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about the boeing corporation and a faustian bargain. what is a faustian bargain and how does that involve the boeing corporation? >> guest: well, boeing is, a series of agreements with china. one day it's going to come to regret because the company will be really either at chinese subsidiary or working pretty much for the benefit of china and not a u.s. company. and without the plane exports, the sale of boeing planes, our trade deficit would be massive. envy -- what boeing has done basically is turn over its technology to the chinese, to the extent that they are now producing there very own medium-range. >> the equivalent of a 737. >> guest: the equivalent of a 737 plane. they won't be going any more. at some point in time the chinese will sick and it's very nice and we will keep you around, but we don't need to. and how this could happen really says more about the government's involvement in trade policy. we see no problem. it just -- here is the handwriting on the wall. just look and see what you think about it. >> host: what is a faustian bargain? >> guest: in exchange fo
a great example. the boeing aerial refueling tanker, kc-46a, that, you know, first of all should mention we're still under a continuing resolution, so that program like many other programs where funding was supposed to be ramped up, it's stuck at last year's level. so it's already a billion dollars short in that program. but if you add sequestration on top of that and even if you appropriate, you know, a higher level for the year once they replace the continuing resolution, um, you're still left short. well, we had a contract we signed with boeing and a rate at which we were going to buy those tankers coming off the production line. now you're cutting that tunnelfunding. we can't keep can up our end of the contract. now, it's been reported that boeing bid very competitively to win that contract, and they are losing money on the early phases of it. when we have to go as a nation and renegotiate that contract, do you really think we're in a good position to maintain such a competitive price if or is boeing going to walk out of that negotiation in a better position, perhaps not losing money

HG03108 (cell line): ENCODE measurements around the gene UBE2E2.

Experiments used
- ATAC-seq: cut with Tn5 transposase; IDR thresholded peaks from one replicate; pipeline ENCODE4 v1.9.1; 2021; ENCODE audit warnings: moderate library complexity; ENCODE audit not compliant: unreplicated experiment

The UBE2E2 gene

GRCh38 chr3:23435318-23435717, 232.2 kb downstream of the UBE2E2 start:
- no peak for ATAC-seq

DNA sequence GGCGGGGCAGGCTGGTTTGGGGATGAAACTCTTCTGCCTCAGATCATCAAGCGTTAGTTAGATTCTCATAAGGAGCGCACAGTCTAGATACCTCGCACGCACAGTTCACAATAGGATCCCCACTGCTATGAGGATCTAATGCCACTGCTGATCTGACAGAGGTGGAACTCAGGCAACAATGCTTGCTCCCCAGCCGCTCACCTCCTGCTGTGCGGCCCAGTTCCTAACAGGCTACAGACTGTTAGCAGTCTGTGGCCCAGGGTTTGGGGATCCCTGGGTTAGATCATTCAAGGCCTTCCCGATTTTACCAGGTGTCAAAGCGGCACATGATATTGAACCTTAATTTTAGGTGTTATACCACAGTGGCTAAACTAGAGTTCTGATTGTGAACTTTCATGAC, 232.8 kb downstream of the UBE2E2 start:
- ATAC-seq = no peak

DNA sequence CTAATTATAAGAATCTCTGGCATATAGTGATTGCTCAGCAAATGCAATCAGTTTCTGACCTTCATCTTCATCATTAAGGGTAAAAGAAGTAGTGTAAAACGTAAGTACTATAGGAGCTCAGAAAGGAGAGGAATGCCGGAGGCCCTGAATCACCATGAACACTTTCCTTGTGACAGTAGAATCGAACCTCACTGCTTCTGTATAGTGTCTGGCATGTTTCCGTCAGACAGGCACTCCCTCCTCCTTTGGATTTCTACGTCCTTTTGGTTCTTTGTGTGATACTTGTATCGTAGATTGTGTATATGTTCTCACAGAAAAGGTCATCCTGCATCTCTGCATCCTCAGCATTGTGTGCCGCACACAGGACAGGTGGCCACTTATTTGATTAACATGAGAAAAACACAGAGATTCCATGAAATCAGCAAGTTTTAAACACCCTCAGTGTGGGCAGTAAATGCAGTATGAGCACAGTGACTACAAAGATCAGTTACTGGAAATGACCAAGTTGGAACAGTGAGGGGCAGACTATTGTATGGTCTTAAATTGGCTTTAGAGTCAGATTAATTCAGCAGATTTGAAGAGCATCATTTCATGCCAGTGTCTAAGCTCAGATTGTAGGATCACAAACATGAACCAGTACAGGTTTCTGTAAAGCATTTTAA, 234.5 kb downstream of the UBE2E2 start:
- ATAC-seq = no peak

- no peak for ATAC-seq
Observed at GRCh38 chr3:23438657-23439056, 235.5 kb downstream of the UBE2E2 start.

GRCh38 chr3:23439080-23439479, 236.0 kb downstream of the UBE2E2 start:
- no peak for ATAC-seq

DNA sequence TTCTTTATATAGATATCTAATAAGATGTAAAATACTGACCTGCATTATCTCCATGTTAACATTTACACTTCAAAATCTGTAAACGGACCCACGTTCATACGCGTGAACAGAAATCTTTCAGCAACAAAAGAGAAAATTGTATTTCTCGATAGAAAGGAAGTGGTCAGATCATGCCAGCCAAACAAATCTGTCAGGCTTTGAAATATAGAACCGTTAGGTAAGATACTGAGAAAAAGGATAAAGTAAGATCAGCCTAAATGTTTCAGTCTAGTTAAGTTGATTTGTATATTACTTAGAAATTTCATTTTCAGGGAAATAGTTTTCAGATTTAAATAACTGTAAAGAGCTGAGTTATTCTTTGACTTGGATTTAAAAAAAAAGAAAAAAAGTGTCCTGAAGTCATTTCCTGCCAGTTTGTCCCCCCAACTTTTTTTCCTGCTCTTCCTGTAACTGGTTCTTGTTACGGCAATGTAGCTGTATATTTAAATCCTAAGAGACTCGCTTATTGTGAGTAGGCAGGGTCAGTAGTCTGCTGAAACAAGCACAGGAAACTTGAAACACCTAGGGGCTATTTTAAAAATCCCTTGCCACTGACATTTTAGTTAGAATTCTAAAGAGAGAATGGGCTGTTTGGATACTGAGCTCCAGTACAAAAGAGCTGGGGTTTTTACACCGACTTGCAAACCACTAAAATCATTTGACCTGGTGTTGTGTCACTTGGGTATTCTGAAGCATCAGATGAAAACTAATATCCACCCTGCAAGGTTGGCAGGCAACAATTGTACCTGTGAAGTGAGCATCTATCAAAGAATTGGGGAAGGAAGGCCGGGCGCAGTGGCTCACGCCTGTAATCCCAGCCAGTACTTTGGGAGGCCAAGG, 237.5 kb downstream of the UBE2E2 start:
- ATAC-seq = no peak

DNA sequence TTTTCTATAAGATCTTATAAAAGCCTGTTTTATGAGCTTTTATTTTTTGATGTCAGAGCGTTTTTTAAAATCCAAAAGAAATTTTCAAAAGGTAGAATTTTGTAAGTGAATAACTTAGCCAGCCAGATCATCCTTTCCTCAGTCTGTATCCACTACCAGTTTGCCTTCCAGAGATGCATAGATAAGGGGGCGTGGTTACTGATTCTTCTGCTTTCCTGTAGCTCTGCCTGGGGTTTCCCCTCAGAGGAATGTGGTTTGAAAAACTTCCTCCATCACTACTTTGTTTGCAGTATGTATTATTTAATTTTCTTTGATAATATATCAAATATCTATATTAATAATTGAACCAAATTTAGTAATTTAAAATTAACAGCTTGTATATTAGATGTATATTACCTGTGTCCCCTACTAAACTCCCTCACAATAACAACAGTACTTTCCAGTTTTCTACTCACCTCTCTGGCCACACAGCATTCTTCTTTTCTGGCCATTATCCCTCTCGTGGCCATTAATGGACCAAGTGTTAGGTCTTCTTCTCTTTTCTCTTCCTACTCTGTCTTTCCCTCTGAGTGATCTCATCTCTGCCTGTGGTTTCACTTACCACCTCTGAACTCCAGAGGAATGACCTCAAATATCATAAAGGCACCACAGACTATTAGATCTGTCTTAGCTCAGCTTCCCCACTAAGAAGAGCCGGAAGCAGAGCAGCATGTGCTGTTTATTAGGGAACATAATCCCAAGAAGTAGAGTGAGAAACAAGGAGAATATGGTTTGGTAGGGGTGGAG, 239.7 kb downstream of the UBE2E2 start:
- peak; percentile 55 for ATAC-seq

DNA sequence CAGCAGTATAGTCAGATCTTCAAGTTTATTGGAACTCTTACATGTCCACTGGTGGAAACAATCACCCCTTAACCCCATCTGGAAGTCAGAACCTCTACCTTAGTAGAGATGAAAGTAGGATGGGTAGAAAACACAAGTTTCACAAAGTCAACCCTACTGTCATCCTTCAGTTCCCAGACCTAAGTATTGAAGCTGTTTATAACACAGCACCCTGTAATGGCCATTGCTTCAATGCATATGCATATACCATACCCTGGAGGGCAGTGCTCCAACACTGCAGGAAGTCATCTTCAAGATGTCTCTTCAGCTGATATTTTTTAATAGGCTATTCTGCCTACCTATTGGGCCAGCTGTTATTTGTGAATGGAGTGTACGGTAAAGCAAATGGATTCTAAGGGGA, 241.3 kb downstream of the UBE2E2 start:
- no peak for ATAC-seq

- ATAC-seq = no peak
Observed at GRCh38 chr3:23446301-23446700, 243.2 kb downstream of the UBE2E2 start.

need a full-fledged simple nigh. why do they need a boeing 737. why does the pentagon send $65 ,000 on a individual to send them to civilian grad school in why are there more generals now than when the army and marines was larger? why do they have a larger staff? cutting all of those won't save you hundreds of billions, but it just shows you the fat spread throughout the pentagon. i'll say u a couple of things. i agree two-thirds of what you said. and i salute your service at foreign service and brookings. it's good to see you. in the interest of debate that's the fun we have together, always. you mention a long list of potential areas of waste one of the most expensive things you mentioned is something i would support and say the state department should do more is idea of mid career sabbatical. not only do we benefit from it here at brookings. have a half dozen or seven of the mid career officer and intelligence community personnel and coast guard officers who teach us a lot but they go back, we hope, with different idea and new idea. if you look at the history of a lot of leaders
the right and make that deal with you. >> boe presidents bashar al-assad on what to al jazeera. they've been talking for the last 55 minutes. our coverage will continue. that is al-assad being integrated -- and greeted by his supporters in damascus. we will dispense. islamic leader today >>> i think cybersecurity remains the top priority because of its national security implications. we saw the congress failed to reach the site security legislation in 2012 as perhaps many would have predicted. they remain a part because industry is opposed to any sort of cybersecurity standard. >> i think another issue is implementing the incentive options to create more spectrum so the ftc has their sleeves rolled up and people are working on that and some hot-button issues are on the licensed spectrum that the sector is coming up with all the time. >> ned neutrality could be a big time. the d.c. circuit is considering the challenge to the fcc rules, and it is unclear how the court is going to rule the there are indications on similar issues in the past the d.c. circuit has been skeptical of the authority.
Search Results 0 to 4 of about 5 (some duplicates have been removed)